Many teachers across thousands of schools in England have been going on strike to raise their thoughts over disputes relating to pay. Teacher strikes can have a significant impact on both employees and employers so we’ve put together a simple guide explaining your rights.
Here are some ways that teacher strikes can affect employers and employees:
- Disruption of work: Teacher strikes can disrupt the normal functioning of schools, which can in turn impact employees. For example, if teachers go on strike, students may not attend school, which could affect parents’ ability to work.
- Financial losses: If schools are closed due to a teacher strike, it can result in financial losses for employers. This is because parents may have to take time off work to care for their children, thereby affecting productivity at a crucial time.
- Difficulty finding substitute teachers: During a teacher strike, it can be difficult to find substitute teachers to fill in for the striking teachers. This can make it challenging for schools to continue operating and can also be a burden on employees (and thereby employers) who may have to scramble to find alternative solutions.
Taking time off
If your child’s school is closed, or your normal childcare arrangements are disrupted due to an emergency, you have a statutory right as an employee to take unpaid time off to look after your child.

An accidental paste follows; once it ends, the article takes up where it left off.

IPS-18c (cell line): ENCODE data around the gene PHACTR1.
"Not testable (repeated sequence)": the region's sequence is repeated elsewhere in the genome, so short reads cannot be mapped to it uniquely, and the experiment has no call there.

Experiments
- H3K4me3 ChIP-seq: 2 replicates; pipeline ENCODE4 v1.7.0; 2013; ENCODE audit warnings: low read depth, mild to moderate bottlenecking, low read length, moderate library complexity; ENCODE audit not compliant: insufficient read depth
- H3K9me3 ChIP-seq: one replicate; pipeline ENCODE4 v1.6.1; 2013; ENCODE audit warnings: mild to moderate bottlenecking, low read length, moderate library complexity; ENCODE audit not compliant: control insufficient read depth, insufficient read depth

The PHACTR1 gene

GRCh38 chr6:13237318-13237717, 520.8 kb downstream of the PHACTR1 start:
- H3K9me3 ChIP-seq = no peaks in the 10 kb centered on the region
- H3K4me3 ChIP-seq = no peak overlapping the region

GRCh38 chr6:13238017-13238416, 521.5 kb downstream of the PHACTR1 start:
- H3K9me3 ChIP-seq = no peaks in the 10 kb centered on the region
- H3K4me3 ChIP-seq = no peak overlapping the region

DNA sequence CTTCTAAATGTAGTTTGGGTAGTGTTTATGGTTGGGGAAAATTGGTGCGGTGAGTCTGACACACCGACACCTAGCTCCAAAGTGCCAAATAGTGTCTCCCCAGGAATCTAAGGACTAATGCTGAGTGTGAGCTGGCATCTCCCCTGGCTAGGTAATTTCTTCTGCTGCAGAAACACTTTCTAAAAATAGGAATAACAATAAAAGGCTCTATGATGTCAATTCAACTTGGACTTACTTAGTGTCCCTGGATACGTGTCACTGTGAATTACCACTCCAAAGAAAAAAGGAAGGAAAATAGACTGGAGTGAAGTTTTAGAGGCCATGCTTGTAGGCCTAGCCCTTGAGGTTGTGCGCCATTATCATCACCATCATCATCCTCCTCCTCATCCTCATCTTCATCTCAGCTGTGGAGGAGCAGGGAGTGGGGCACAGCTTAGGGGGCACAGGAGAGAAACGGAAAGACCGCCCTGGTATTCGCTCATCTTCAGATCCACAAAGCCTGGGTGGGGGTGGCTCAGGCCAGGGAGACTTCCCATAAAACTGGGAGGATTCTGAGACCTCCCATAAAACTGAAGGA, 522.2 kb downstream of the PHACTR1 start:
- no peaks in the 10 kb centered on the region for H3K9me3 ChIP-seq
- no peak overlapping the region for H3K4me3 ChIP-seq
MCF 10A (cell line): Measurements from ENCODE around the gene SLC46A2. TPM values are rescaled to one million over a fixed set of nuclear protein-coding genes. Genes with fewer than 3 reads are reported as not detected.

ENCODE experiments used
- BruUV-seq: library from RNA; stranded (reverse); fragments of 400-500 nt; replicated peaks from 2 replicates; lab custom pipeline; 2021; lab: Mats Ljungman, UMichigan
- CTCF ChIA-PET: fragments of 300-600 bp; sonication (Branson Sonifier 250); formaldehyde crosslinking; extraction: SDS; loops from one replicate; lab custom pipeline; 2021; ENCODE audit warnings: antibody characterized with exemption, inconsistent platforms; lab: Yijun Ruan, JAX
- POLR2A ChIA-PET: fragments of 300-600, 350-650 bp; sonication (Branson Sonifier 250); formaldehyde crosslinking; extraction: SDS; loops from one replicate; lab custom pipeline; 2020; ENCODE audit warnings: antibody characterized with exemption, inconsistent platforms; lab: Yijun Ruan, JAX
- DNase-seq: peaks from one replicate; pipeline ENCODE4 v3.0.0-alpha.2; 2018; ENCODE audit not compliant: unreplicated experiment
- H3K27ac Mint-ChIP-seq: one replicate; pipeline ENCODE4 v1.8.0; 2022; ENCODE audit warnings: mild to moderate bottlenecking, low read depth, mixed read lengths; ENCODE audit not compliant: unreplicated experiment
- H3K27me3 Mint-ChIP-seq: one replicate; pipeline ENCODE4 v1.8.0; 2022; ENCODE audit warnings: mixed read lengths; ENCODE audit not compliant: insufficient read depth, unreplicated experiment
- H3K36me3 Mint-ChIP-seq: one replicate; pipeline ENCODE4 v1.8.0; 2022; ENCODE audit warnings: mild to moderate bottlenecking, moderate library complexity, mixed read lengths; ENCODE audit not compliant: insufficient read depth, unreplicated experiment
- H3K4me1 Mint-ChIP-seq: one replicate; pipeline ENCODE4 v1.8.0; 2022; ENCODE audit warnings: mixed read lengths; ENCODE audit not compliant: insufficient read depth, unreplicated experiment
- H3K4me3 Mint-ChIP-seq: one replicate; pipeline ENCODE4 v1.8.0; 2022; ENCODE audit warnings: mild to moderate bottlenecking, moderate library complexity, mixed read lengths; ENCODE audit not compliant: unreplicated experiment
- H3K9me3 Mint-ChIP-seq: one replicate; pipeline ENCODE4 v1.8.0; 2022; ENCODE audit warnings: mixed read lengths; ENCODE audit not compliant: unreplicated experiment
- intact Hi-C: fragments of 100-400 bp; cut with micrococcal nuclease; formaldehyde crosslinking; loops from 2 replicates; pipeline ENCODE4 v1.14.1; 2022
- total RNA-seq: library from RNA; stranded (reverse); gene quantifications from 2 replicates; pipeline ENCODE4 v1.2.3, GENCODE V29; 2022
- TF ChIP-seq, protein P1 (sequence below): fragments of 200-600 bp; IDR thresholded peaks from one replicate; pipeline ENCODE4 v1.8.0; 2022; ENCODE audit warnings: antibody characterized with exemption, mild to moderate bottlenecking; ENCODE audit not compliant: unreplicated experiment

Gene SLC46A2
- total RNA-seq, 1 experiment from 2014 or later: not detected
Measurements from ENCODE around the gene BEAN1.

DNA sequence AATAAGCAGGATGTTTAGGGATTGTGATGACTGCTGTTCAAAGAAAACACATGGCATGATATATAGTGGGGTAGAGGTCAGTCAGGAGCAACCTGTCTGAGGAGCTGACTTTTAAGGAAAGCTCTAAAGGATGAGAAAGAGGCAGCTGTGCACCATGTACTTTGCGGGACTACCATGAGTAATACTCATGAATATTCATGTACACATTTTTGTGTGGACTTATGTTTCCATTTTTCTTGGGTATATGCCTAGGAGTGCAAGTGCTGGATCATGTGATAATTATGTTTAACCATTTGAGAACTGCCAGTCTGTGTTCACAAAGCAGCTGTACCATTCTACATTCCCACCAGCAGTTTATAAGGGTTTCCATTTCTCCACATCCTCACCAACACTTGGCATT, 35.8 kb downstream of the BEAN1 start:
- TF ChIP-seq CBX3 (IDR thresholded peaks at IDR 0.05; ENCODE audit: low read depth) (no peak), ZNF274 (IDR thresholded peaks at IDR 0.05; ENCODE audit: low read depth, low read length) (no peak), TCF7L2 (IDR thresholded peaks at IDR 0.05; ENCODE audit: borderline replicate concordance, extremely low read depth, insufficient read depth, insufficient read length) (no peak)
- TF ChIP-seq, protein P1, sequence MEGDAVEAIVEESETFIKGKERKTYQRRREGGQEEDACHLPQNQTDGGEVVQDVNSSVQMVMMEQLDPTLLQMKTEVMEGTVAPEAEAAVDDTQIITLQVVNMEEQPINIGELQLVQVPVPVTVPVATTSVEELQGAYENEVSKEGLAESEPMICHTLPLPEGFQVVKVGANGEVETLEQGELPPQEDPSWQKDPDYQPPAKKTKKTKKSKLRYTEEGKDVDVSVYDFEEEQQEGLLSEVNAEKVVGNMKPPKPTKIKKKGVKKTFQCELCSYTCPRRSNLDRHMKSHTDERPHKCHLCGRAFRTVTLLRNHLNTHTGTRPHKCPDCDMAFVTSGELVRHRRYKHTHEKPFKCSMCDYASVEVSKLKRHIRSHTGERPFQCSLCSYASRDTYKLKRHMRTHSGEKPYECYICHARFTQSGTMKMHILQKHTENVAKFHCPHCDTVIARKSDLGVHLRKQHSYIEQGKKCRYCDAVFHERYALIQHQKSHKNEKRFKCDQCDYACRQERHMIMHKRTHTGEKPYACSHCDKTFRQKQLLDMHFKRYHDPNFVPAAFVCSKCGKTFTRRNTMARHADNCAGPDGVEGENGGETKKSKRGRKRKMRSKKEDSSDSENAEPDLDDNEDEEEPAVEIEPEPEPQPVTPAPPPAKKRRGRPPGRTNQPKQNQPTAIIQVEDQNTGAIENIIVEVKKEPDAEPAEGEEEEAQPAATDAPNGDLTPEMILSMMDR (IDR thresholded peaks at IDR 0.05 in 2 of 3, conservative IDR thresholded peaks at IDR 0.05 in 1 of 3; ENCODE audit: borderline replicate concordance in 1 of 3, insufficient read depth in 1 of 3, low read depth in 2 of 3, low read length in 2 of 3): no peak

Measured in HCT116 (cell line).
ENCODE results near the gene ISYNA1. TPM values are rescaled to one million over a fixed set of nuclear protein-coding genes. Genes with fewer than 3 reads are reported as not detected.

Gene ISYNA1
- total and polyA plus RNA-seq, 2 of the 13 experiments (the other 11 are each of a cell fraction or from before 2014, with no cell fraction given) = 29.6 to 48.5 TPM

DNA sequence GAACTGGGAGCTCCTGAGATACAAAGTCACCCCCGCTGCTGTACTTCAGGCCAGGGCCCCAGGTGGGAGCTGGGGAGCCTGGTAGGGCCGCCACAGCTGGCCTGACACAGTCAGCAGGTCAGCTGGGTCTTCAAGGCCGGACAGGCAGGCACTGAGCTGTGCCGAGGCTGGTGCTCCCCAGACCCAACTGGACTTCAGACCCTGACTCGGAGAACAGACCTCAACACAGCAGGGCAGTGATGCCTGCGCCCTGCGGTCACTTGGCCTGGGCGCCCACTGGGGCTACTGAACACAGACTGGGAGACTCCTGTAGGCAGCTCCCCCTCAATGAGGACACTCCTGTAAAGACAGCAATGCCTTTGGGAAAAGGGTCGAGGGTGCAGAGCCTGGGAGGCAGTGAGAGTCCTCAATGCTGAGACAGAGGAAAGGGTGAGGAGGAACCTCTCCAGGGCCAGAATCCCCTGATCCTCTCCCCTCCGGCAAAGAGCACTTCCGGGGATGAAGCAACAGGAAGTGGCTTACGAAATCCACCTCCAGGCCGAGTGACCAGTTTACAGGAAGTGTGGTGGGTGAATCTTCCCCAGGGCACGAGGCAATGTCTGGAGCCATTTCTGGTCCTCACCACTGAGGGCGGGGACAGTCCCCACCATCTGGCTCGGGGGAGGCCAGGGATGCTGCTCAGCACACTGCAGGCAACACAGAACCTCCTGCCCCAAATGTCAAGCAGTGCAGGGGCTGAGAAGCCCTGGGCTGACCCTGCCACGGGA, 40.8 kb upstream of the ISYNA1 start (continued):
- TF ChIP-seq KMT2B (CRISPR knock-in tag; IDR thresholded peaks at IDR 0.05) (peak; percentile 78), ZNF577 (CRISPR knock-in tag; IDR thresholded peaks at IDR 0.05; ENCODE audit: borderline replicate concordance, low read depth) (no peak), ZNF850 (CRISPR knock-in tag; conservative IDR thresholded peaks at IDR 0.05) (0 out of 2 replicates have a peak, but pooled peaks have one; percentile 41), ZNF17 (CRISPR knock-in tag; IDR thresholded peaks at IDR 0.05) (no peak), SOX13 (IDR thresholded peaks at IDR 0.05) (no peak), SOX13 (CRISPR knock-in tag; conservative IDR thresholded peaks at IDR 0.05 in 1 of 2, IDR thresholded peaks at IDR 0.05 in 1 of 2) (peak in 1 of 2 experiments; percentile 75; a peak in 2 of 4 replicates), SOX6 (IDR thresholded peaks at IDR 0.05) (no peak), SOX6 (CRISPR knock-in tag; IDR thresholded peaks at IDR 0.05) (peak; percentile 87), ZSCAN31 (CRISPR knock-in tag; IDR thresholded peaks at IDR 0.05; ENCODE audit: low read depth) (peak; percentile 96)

There are no time limits on how much time you can take off, but it should be a “reasonable” amount and employers should try to be flexible.
If an employer refuses your request, it must justify the reasons why.
Whether you get paid to take time off work is down to your employer
You should check if your employer has a specific policy in your contract that allows paid leave for emergencies. Most strike action is announced in advance and your employer may therefore expect you to have other arrangements already in place.
Other options to consider include asking to take the time off under your paid annual holiday allowance. Alternatively, ask your employer if there are other arrangements it can put in place, such as enabling you to work from home or swap shifts.
Communicate with your employer
If you are planning on requesting unpaid or paid leave due to a childcare emergency, you should let your employer know as soon as possible. Set out why you haven’t been able to make alternative childcare arrangements and what arrangements could be made to mitigate your time off work.
Overall, teacher strikes can have a range of effects on employers, and it is important for employers to be prepared for these potential impacts and to have strategies in place for managing them. For more information please contact Head of employment on firstname.lastname@example.org or 01753 486777.